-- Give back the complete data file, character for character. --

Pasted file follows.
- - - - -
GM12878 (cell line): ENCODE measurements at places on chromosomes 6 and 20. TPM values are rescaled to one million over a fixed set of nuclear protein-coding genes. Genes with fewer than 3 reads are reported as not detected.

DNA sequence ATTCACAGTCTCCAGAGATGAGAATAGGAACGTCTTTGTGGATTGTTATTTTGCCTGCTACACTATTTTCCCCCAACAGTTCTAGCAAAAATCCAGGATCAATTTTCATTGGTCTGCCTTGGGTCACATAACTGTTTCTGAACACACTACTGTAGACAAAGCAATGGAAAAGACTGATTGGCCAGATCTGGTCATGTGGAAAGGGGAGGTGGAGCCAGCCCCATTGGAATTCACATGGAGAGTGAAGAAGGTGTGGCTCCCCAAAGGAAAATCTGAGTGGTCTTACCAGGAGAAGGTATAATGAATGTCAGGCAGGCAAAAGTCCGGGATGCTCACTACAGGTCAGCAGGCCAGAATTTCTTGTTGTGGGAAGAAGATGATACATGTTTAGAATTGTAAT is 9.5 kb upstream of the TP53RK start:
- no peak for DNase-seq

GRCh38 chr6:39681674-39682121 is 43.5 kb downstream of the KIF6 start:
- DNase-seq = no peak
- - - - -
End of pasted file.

GM12878 (cell line): ENCODE measurements at places on chromosomes 6 and 20. TPM values are rescaled to one million over a fixed set of nuclear protein-coding genes. Genes with fewer than 3 reads are reported as not detected.

DNA sequence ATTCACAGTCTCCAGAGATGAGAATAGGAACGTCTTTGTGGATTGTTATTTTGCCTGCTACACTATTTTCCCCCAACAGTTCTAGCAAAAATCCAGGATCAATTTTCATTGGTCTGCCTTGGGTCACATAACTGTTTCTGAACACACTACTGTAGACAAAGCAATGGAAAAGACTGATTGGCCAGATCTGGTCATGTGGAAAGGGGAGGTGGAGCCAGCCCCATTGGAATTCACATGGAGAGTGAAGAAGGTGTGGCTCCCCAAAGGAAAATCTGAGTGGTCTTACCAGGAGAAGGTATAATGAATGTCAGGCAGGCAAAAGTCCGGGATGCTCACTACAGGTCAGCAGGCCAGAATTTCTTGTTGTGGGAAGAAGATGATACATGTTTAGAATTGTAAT is 9.5 kb upstream of the TP53RK start:
- no peak for DNase-seq

GRCh38 chr6:39681674-39682121 is 43.5 kb downstream of the KIF6 start:
- DNase-seq = no peak